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Identifier
Created
Classification
Origin
07BELGRADE1061
2007-07-27 12:32:00
UNCLASSIFIED//FOR OFFICIAL USE ONLY
Embassy Belgrade
Cable title:  

SERBIAN GOVERNMENT SPENDING RAISES MEDIUM TERM RISK

Tags:   ECON  EFIN  KPRV  SR 
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VZCZCXYZ0029
RR RUEHWEB

DE RUEHBW #1061/01 2081232
ZNR UUUUU ZZH
R 271232Z JUL 07
FM AMEMBASSY BELGRADE
TO RUEHC/SECSTATE WASHDC 1241
INFO RUEATRS/DEPT OF TREASURY WASH DC
RUCPDOC/USDOC WASHDC
						UNCLAS BELGRADE 001061 

SIPDIS

SENSITIVE
SIPDIS

E.O. 12958: N/A
TAGS: ECON EFIN KPRV SR
SUBJECT: SERBIAN GOVERNMENT SPENDING RAISES MEDIUM TERM RISK


ref: Belgrade 799

SUMMARY
-------
UNCLAS BELGRADE 001061

SIPDIS

SENSITIVE
SIPDIS

E.O. 12958: N/A
TAGS: ECON EFIN KPRV SR
SUBJECT: SERBIAN GOVERNMENT SPENDING RAISES MEDIUM TERM RISK


ref: Belgrade 799

SUMMARY
--------------

1. (U) Adoption of the 2007 budget on June 23, along with issuance
of a memorandum of economic policies for 2008-2010, makes it clear
that fiscal tightening will take place, at best, only in the medium
term. The GOS outlook assumes a further increase in wages, which
will fuel the growing trade and current account deficits. NBS
Governor Jelasic responded with a pledge to tighten monetary policy
to keep core inflation in the target range of 4-8 percent for 2007.
However, the central bank chose not to raise the repo rate at its
July 27 session. Standard and Poor's issued a minor downgrade of
Serbia, and economists warn that the current account deficit could
reach 20 percent of GDP in 2007. End Summary

Finance Minister: Freezing Wages - Later
--------------

2. (U) Serbia's Parliament on June 23 approved substantially intact
the 2007 budget reported in reftel. The budget projects increased
expenditures of 18 percent in nominal terms, for a fiscal
consolidated public sector deficit of 0.5 percent of GDP (vice 0.6
percent deficit for central government reported reftel). However,
others project that the budget will produce a fiscal deficit
approaching 2.5-3 percent of GDP, adjusted for one-off revenues and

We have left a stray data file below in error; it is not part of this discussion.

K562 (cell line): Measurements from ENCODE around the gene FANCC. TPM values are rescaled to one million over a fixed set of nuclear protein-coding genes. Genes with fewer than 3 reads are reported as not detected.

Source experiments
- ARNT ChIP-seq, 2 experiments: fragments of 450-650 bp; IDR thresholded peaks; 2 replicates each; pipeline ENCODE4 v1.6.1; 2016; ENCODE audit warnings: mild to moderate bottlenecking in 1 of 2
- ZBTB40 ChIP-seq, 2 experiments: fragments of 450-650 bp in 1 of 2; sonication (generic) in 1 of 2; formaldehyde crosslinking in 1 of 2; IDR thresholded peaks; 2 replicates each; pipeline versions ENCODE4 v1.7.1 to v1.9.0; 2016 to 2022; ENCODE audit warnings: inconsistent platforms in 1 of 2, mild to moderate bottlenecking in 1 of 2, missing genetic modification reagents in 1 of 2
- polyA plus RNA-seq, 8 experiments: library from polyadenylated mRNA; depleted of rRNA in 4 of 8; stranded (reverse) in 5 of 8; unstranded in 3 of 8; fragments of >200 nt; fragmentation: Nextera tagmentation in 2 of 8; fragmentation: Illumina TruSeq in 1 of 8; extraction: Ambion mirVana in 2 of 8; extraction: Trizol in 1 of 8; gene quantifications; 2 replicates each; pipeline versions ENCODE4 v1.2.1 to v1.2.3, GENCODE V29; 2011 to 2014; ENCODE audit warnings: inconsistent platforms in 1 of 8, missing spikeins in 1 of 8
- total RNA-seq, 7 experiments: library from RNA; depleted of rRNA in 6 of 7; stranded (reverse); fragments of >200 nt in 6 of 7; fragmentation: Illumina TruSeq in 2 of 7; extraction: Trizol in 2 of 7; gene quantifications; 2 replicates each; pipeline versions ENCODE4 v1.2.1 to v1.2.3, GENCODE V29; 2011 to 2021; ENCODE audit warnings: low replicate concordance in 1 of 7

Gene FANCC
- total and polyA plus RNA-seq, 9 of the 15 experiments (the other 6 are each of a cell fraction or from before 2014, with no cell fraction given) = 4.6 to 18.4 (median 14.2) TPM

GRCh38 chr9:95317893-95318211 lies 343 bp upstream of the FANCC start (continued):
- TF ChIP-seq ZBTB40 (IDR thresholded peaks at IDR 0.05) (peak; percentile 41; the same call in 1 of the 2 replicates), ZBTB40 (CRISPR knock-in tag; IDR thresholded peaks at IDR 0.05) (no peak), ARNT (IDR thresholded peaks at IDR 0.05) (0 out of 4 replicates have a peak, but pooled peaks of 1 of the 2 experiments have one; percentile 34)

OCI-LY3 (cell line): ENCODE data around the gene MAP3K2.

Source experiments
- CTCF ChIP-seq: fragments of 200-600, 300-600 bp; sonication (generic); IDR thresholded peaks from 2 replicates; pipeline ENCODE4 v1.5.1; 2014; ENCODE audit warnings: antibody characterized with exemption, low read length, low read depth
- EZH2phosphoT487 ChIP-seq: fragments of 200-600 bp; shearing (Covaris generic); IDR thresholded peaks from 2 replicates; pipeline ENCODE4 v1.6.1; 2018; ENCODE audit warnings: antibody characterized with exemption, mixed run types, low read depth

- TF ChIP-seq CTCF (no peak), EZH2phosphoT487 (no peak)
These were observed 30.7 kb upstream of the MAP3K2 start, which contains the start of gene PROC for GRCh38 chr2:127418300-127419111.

repayment of pension debt that was placed "below the line." Stojan
Stamenkovic, an influential macroeconomist, had called for cutting
at least 1 percent of GDP, to no avail.


3. (U) On July 5, new Finance Minister Cvetkovic presented a
Memorandum on the Budget and Economic and Fiscal Policies for
2008-2010 that laid out basic macroeconomic goals for the period:
decreasing the current account deficit from a projected 13.9 percent
in 2007 to 10.3 percent in 2010, reducing inflation from a projected
6.5 percent in 2007 to 4 percent in 2010, and decreasing the share
of public consumption in GDP by 1.7 percentage points in 2008 and
0.5 percentage points in 2009. This gradual retrenchment would be
achieved via a freeze in public salaries after November 2007,
curbing procurement of goods and services by 10 percent of the 2007
outlay, reducing subsidies by 5 percent, and cutting public

investment by 20 percent of the 2007 level. The deficit of the
consolidated public sector (including local governments) would
decline to 0.1 percent of GDP in 2008, vice 0.5 in 2007. Public
sector wages will be frozen only after implementation of all
increases approved by the previous government, resulting in a
projected increase of 15 percent in the wage bill for 2008.
Nonetheless, Cvetkovic maintained that the projected 2008 budget
would not disrupt macroeconomic stability.

Finance Deputy: Consumption Unsustainable
--------------
4.(SBU) However, others in the government are less optimistic. New
Finance Ministry State Secretary Janko Guzian (protect), a former
IMF employee, recently told econ chief that freezing salaries in
November is not sufficient to curb the deficit. He explained that
current policy would produce a 2008 budget deficit of 2.5-3 percent
of GDP; closing the gap would require further expenditure cuts
(mostly from the National Investment Plan) as well as increasing the
value-added tax from 18 percent to 20 percent in 2008. He estimates
that the budget needs EUR 600-700 million annually in privatization